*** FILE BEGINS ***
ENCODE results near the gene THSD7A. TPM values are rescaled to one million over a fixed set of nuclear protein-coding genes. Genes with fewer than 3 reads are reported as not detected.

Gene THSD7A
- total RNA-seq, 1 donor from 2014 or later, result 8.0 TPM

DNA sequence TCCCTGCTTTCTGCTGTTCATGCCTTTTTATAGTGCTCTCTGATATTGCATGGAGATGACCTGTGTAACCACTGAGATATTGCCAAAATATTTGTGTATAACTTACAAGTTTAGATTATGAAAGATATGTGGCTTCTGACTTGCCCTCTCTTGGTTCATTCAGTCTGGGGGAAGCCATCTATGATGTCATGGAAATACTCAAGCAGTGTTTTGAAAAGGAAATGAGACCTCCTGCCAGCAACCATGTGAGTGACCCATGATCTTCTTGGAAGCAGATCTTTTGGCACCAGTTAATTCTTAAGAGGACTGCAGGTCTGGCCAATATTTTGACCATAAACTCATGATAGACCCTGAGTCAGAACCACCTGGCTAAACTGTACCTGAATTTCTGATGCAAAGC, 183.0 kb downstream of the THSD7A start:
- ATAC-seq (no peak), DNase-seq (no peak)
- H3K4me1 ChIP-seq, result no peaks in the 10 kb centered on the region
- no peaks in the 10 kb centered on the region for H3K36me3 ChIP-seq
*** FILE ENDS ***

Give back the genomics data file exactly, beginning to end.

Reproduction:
ENCODE results near the gene THSD7A. TPM values are rescaled to one million over a fixed set of nuclear protein-coding genes. Genes with fewer than 3 reads are reported as not detected.

Gene THSD7A
- total RNA-seq, 1 donor from 2014 or later, result 8.0 TPM

DNA sequence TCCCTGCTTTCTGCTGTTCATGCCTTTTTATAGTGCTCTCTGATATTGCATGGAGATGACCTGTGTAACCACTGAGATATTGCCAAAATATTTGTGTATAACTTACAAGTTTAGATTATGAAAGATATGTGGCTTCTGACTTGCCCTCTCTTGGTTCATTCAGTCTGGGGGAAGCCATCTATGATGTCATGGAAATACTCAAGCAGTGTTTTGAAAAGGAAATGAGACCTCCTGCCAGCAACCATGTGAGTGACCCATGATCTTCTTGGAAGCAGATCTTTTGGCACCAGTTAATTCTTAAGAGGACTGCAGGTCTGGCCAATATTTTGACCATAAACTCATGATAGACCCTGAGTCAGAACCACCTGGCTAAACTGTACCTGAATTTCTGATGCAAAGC, 183.0 kb downstream of the THSD7A start:
- ATAC-seq (no peak), DNase-seq (no peak)
- H3K4me1 ChIP-seq, result no peaks in the 10 kb centered on the region
- no peaks in the 10 kb centered on the region for H3K36me3 ChIP-seq